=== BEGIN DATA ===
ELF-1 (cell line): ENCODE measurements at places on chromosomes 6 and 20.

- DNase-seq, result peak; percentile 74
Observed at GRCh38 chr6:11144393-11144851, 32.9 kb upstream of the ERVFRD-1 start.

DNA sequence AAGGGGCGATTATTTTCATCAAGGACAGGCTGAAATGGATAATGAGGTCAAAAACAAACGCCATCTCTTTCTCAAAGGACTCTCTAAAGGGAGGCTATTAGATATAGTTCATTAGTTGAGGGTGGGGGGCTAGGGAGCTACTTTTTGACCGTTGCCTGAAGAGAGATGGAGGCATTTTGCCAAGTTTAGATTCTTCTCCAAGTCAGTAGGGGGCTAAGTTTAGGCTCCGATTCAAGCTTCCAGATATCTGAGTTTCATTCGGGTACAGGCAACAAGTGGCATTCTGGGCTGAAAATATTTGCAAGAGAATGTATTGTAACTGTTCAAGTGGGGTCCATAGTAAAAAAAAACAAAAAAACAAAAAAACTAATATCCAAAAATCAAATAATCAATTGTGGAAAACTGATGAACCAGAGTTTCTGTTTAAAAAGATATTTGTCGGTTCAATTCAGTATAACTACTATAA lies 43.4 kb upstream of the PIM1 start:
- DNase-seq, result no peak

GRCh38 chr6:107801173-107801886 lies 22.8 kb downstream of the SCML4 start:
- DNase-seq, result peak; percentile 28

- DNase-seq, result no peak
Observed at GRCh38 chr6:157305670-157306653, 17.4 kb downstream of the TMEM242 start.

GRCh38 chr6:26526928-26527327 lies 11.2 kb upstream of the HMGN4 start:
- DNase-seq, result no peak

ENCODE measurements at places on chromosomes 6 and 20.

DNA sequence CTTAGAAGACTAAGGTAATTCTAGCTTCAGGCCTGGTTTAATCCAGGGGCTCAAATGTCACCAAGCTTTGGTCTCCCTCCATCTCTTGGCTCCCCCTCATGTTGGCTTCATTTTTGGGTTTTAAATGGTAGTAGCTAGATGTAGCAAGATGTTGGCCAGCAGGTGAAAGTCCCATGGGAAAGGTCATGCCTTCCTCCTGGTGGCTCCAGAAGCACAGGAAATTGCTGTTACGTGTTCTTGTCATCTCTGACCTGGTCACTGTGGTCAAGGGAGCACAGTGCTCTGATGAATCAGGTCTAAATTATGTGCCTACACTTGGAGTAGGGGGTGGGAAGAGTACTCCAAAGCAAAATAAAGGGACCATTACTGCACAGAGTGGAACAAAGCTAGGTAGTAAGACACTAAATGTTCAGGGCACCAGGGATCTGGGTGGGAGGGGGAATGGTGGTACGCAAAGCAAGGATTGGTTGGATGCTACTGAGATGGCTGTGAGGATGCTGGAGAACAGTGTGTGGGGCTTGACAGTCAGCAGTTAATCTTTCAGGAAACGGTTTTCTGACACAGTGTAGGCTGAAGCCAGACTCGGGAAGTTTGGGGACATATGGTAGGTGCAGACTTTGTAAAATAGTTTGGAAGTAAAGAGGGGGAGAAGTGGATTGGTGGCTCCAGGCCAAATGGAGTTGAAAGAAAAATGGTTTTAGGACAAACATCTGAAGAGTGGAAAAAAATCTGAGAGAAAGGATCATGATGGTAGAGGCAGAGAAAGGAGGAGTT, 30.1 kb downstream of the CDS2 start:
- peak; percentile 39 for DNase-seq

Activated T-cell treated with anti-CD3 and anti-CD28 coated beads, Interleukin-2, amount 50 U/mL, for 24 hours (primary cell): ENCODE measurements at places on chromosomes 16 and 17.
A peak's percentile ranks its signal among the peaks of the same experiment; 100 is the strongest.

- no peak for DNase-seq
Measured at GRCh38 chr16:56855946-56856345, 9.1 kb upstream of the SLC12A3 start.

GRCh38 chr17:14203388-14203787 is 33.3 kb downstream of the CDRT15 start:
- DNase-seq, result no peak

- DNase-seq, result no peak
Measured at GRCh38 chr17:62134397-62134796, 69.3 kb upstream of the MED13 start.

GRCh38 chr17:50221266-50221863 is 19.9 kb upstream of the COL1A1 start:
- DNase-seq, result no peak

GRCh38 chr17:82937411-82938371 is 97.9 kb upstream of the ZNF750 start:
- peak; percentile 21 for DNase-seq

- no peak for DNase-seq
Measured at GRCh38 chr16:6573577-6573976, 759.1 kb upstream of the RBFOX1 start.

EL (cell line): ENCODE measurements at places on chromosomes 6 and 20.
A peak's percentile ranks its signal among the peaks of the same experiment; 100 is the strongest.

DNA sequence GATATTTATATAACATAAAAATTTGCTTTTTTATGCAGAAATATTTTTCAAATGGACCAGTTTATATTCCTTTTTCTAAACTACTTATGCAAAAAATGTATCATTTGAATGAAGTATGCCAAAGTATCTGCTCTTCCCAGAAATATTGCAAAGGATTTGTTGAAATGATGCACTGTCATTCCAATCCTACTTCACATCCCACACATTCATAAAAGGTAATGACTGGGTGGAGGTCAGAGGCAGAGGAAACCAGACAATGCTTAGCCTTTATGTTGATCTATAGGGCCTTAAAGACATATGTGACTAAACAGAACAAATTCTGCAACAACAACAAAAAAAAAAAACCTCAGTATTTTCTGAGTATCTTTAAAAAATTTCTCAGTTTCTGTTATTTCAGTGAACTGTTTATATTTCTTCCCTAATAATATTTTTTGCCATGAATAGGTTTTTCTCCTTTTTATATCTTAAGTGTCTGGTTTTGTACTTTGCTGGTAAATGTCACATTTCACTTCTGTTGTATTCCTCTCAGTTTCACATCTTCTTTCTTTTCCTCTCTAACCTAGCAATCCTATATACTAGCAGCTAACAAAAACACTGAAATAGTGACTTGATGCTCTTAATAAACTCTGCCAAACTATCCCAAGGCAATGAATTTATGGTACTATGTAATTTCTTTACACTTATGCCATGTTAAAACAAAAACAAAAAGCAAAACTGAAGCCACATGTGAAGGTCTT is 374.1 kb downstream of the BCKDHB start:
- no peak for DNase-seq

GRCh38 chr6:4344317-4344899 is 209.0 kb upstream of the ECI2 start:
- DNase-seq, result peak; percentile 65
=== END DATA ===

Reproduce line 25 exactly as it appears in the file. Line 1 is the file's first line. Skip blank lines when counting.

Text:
GRCh38 chr17:82937411-82938371 is 97.9 kb upstream of the ZNF750 start: